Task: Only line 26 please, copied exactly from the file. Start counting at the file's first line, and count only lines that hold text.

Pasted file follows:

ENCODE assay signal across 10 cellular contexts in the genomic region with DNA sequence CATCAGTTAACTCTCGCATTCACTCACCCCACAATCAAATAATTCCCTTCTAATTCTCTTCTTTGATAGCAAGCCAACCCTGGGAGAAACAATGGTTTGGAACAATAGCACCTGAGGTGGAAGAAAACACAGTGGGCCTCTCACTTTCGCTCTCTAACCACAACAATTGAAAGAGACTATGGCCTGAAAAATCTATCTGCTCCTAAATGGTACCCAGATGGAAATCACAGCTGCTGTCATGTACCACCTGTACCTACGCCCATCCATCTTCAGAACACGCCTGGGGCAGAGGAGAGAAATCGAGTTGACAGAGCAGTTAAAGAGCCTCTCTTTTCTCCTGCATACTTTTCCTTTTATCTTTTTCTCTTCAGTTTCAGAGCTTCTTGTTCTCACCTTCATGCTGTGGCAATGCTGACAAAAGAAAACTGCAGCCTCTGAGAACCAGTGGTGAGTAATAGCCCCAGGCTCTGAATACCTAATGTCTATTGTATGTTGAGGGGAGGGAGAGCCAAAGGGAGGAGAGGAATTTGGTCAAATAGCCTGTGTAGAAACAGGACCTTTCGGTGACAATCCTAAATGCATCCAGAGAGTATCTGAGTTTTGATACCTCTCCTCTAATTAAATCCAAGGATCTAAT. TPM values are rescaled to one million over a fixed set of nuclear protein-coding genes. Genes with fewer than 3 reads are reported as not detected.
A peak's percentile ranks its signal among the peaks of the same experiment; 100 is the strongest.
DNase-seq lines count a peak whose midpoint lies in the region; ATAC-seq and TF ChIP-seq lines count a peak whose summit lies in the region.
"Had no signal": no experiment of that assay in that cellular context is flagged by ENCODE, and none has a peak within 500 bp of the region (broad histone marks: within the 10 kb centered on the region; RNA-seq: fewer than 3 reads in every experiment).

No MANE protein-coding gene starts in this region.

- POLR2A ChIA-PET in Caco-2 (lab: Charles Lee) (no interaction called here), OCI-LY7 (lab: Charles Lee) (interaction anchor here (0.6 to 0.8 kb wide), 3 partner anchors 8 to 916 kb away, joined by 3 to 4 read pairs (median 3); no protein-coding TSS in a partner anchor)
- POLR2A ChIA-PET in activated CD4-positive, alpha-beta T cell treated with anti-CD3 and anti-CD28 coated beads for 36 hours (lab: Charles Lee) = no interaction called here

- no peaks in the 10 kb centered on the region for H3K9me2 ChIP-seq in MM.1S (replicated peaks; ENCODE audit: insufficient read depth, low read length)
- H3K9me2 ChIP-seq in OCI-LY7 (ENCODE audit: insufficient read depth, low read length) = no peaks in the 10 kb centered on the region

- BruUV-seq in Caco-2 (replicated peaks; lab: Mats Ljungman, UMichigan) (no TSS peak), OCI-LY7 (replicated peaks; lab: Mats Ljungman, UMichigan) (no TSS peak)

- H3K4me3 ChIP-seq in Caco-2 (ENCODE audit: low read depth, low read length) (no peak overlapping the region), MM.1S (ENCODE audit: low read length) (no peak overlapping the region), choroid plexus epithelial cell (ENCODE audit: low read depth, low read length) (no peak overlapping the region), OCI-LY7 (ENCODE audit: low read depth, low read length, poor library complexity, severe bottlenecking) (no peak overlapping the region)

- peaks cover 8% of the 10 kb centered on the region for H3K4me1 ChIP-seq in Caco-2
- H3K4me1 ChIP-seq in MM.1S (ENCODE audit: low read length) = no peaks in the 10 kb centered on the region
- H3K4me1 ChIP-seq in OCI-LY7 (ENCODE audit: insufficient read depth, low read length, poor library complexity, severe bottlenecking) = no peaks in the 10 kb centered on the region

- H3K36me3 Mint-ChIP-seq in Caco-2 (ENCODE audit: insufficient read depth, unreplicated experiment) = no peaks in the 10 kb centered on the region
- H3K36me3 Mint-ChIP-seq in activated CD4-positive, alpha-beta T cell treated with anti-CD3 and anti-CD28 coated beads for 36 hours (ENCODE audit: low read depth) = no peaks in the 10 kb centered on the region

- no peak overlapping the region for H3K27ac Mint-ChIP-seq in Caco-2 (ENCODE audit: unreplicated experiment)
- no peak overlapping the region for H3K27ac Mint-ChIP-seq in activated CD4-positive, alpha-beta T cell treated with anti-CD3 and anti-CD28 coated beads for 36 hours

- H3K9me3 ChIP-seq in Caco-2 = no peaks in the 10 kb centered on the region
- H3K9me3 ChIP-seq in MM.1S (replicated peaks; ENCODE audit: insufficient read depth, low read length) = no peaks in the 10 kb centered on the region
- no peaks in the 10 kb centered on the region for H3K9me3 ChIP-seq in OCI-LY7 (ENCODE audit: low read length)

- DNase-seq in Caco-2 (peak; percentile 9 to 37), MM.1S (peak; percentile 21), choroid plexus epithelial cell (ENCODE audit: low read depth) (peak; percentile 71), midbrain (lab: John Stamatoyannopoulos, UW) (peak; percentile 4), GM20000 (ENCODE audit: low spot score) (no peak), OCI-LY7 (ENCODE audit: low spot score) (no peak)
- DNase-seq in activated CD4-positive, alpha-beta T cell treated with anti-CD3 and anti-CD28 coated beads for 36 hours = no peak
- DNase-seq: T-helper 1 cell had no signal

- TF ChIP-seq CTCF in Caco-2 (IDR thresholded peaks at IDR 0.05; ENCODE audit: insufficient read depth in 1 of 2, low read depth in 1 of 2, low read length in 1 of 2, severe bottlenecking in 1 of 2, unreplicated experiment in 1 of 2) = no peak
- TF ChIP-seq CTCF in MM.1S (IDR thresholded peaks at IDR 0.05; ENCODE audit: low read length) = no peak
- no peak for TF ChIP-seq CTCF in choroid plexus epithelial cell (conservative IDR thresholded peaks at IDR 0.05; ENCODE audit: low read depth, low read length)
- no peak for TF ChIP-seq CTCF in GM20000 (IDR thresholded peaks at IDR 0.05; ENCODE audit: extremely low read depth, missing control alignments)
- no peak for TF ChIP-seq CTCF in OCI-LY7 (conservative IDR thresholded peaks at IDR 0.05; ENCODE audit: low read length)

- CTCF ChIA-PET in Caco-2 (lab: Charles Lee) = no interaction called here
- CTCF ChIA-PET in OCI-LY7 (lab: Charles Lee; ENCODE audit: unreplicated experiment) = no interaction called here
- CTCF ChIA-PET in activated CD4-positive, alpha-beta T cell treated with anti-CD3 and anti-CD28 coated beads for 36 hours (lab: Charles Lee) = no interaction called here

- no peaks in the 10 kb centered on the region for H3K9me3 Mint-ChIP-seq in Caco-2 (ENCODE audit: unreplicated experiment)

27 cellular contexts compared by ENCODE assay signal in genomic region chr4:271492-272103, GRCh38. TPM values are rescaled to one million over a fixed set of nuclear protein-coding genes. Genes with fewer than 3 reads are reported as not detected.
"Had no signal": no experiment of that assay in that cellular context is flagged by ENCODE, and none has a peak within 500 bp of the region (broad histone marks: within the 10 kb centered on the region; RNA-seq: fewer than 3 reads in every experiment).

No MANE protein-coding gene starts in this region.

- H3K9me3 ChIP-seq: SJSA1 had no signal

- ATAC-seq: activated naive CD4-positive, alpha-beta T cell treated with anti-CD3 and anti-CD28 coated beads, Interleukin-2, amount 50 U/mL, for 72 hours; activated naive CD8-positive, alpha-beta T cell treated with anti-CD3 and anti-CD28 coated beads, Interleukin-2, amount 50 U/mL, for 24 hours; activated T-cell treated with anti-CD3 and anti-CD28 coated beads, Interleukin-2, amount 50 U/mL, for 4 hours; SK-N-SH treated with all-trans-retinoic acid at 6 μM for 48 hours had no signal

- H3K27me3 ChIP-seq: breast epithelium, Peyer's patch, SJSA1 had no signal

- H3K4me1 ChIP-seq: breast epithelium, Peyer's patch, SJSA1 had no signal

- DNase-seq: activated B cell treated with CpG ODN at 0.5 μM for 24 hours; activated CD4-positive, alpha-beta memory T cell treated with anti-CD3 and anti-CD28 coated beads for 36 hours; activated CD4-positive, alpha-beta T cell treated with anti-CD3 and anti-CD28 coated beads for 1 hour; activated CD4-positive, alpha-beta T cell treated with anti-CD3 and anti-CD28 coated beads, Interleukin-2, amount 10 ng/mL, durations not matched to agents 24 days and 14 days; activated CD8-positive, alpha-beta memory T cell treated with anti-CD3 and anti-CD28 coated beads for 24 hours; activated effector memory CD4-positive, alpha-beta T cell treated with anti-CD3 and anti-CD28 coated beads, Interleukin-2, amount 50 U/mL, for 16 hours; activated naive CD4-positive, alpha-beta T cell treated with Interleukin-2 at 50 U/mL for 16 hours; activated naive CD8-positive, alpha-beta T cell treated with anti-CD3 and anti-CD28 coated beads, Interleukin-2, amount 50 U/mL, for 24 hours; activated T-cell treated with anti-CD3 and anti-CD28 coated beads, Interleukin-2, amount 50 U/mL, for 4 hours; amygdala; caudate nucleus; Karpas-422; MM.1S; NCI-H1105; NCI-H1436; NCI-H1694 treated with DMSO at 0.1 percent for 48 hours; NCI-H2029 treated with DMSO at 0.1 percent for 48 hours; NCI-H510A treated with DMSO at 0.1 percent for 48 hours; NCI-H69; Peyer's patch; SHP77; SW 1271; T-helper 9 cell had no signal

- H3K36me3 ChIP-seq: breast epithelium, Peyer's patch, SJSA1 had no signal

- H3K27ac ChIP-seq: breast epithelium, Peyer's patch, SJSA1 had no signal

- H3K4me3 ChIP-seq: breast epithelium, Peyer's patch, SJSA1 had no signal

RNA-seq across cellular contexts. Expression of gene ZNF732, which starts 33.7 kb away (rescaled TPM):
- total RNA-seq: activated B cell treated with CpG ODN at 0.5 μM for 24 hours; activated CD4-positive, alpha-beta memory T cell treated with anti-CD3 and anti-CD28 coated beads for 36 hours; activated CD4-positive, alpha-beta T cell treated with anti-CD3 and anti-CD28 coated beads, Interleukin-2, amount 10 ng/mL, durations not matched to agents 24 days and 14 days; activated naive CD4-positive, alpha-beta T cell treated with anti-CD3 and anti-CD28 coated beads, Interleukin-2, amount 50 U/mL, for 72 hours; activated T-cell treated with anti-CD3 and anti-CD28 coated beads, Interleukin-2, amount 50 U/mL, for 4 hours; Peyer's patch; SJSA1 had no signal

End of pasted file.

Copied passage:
- TF ChIP-seq CTCF in MM.1S (IDR thresholded peaks at IDR 0.05; ENCODE audit: low read length) = no peak